# limit of $f(x)=\bigr|{\sin\tfrac{\pi}{2x}}\bigr|^{x}$ or $1$

Let the real-valued function

$$f(x)=\begin{cases} \left|{\sin\frac{\pi}{2x}}\right|^{x},& x>0\, \text{ and } x\neq\frac{1}{2n}, \;n\in\mathbb{N}\\ 1,& x=\frac{1}{2n},\; n\in\mathbb{N}\;. \end{cases}$$

Find, if it exists, $\displaystyle\mathop{\lim}\limits_{x\rightarrow{0^{+}}}{f(x)}$.

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For each $n$, find $x_n \in (\frac{1}{2n}, \frac{1}{n})$ so that $|\sin(\frac{\pi}{2x_n})|^{\frac{1}{2n}} < 1/2$.

This is possible as $\sin(\frac{\pi}{2x})$ has a zero at $\frac{1}{2n}$.

Therefore, $|\sin(\frac{\pi}{2x_n})|^{x_n} \le |\sin(\frac{\pi}{2x_n})|^{\frac{1}{2n}} < 1/2$.

Since $\lim_{n\to\infty}f(\frac{1}{2n}) = 1$, and $f(x_n) < 1/2$ for all $n$, $\lim_{x\to 0^+} f(x)$ doesn't exist.

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I beat this limit to arrive at it equaling this $$\exp\left\{\lim_{x\to\infty} {1\over x}\log\left|\sin\left({\pi\over 2}x\right)\right|\right\}.$$ You can see that this last limit is hopeless. The $1/x$ factor is not going to damp out the horrendous behavior that occurs because of the zeroes of the sine function.

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In fact you made the substitution $t=\frac{1}{x}$. But now you must reverse also $x\neq\frac{1}{2n}$, $n\in\mathbb{N}$. So, must be $t\neq2n$, for $n\in\mathbb{N}$. Exactly at these points the $\sin\big({t\,\tfrac{\pi}{2}}\bigr)$ is zero. Also $\log1=0$. So, you must examine the $\displaystyle\mathop{\lim}\limits_{t\rightarrow{+\infty}}{g(t)}$ of the function $g(t)=\left\{{\begin{array}{lc} \dfrac{1}{t}\,\log\bigr|{\sin\big({t\,\tfrac{\pi}{2}}\bigr)}\bigr|\,, & 0<t \ and \ t\neq2n\,, \ n\in\mathbb{N}\\ 0\,, & t=2n\,, \ n\in\mathbb{N} \end{array}}\right.$ – Grigorios Kostakos Feb 25 '12 at 2:04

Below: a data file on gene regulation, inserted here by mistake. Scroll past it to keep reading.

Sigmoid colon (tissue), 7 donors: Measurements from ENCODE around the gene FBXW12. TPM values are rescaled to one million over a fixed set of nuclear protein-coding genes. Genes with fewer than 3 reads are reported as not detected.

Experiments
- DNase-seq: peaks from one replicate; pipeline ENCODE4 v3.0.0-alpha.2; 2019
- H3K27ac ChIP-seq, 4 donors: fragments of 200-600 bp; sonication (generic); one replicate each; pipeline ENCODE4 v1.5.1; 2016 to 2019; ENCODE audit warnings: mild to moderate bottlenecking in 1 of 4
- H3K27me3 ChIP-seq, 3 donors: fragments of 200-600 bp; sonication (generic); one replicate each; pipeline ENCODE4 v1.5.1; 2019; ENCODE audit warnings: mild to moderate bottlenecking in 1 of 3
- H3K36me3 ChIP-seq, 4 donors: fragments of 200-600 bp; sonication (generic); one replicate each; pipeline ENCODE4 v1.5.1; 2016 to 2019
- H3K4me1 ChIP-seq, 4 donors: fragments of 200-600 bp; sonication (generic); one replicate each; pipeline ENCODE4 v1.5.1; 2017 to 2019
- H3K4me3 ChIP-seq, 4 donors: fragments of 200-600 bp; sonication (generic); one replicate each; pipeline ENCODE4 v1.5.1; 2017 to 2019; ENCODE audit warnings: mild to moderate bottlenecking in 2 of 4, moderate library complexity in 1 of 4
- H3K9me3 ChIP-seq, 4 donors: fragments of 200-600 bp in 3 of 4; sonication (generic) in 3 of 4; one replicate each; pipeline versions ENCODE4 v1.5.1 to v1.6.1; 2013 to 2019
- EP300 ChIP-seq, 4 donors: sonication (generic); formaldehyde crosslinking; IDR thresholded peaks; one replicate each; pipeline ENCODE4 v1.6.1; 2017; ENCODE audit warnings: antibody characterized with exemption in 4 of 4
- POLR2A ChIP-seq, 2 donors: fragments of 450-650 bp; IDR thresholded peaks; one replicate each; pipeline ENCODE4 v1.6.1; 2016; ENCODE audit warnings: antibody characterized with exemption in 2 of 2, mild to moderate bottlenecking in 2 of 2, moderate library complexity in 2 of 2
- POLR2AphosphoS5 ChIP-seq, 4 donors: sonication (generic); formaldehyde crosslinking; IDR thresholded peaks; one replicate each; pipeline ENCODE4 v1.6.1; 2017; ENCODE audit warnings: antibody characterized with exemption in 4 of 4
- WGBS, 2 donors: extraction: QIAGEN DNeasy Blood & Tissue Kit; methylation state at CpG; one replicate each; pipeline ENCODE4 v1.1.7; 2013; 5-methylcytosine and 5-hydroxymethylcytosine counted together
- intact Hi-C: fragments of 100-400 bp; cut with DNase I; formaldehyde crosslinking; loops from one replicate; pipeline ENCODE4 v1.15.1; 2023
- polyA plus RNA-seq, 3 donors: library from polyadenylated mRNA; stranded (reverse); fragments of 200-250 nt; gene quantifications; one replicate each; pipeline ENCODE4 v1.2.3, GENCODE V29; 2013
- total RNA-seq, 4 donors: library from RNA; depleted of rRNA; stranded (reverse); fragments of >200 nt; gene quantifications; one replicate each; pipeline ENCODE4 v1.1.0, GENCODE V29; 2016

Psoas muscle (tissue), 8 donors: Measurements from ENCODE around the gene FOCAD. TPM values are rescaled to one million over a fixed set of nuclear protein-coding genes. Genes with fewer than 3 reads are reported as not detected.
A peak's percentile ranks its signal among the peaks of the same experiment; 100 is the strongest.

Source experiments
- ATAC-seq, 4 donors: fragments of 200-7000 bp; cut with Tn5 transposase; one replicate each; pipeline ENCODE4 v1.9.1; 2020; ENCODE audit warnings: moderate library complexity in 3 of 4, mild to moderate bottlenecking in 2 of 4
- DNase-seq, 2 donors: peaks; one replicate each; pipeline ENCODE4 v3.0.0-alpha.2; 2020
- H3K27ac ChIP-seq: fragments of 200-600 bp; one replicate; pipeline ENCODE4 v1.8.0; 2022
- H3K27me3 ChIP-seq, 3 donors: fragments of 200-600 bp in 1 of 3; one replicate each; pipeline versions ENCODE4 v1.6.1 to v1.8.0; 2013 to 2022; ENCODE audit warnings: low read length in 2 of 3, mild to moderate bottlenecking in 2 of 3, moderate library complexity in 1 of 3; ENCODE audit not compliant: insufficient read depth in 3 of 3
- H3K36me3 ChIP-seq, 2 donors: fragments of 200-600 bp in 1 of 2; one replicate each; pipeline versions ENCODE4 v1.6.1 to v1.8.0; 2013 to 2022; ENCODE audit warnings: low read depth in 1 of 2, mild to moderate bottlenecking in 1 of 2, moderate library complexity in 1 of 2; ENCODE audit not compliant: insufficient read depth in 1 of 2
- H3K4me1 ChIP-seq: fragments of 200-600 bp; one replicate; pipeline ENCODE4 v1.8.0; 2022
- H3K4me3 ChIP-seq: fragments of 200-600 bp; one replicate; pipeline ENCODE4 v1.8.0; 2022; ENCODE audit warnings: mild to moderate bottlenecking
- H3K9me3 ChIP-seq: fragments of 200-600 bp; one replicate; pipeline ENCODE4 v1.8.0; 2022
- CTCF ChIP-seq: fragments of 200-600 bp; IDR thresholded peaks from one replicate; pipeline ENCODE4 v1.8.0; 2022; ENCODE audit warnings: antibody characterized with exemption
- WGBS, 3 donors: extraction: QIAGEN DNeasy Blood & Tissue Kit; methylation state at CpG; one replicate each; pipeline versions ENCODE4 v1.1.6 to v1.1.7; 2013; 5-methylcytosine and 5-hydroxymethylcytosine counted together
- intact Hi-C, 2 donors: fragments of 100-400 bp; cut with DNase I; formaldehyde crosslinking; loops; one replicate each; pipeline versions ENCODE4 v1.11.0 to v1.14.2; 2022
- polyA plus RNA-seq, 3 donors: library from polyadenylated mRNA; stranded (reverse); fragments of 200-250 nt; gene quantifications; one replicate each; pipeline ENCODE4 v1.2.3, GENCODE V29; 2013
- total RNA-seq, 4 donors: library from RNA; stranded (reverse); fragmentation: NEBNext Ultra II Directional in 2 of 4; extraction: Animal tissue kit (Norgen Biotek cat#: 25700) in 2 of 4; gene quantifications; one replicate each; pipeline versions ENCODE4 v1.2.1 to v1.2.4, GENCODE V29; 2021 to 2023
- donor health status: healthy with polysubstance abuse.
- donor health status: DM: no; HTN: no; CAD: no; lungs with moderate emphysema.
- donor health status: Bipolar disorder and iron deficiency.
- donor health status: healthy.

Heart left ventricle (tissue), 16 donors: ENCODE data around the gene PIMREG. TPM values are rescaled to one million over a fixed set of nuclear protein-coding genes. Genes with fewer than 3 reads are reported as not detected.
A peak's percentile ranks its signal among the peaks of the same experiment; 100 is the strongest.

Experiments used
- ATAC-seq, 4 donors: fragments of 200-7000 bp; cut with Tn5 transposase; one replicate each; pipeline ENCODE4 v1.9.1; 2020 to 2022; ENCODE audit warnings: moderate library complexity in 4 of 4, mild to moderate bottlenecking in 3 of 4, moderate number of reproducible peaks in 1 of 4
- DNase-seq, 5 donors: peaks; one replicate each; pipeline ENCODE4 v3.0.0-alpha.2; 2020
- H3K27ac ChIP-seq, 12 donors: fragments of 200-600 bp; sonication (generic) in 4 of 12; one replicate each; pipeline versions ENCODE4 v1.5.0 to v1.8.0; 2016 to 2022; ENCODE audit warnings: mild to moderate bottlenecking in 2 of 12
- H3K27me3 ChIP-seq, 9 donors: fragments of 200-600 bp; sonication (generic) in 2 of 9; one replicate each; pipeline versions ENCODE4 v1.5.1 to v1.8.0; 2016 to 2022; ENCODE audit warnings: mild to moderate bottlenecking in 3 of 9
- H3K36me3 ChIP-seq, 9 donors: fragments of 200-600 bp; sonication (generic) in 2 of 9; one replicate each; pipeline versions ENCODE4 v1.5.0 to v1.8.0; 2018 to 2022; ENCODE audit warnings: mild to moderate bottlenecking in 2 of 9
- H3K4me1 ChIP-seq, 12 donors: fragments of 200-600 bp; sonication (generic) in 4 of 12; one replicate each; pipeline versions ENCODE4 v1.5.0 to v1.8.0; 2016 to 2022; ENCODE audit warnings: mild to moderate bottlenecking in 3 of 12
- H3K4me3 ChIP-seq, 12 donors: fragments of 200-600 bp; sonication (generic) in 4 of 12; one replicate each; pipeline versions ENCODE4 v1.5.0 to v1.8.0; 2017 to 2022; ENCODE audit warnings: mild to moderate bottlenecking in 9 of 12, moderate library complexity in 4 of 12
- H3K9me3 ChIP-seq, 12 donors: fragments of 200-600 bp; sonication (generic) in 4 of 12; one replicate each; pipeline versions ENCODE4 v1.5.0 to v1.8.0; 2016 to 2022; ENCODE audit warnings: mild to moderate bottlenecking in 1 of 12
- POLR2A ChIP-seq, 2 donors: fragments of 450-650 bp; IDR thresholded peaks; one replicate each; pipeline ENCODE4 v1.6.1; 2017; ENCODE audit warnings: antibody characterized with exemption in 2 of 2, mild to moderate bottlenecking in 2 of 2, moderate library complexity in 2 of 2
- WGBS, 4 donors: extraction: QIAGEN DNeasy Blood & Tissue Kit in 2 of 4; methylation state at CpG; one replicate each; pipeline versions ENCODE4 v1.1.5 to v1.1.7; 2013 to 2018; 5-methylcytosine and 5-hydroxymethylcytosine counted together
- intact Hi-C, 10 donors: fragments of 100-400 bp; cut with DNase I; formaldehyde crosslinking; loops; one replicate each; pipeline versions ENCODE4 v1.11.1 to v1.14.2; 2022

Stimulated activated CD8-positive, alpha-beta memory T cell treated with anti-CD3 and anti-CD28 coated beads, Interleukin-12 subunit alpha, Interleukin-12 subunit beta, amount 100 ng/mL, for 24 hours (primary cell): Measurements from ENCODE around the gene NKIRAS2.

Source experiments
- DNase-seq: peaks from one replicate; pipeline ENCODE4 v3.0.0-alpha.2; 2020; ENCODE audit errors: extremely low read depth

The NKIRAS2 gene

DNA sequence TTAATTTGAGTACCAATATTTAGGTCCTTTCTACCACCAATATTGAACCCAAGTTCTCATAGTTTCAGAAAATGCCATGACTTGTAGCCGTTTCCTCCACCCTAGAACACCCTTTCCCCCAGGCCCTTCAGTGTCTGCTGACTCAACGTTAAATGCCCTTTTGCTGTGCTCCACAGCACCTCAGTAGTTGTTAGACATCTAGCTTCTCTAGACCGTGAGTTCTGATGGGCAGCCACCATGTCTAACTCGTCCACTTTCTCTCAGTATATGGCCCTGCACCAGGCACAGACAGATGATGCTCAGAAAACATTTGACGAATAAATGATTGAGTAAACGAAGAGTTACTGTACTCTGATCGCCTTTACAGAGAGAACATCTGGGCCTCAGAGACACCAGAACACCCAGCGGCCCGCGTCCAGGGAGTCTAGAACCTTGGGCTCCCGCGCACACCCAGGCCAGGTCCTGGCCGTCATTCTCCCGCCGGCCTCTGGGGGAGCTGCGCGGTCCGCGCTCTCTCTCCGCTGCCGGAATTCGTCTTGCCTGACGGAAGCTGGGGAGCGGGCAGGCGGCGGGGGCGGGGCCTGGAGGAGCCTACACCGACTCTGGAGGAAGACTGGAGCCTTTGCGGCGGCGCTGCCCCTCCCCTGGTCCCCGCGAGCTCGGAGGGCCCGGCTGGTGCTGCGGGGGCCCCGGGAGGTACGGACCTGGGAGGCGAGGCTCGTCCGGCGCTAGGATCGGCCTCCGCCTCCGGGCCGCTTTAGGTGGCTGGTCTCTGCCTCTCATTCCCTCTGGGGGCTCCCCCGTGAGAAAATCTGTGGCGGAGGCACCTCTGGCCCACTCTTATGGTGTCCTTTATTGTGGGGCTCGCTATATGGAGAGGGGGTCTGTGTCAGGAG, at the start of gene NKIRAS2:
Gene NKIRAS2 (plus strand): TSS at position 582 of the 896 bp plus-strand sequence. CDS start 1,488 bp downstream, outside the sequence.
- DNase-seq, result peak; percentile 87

Yes. But even weeding those points out leaves and intractible mess. – ncmathsadist Feb 25 '12 at 3:49

No, the limit does not exist. Let us consider two extreme cases:

• When $\frac{\pi}{2x}$ is of the form $n \pi$, then $\sin (\frac{\pi}{2x}) = 0$ so the expression is equal to zero.

• When $\frac{\pi}{2x}$ is of the form $n \pi + \frac{\pi}{2}$, then $\sin (\frac{\pi}{2x})=1$ so the expression is equal to one.

Notice that the function $|\sin (\frac{\pi}{2x})|^x$ is continuous. So even though the function $f(x)$ is defined to be 1 in these two extreme cases, we can get arbitrarily close to 0 in the first case -- that is, by setting $x$ extremely close to but not exactly equal to $\frac{1}{4n}$.

Since we're alternating between 1 and something arbitrarily close to 0, there is no limit as $x$ approaches 0.

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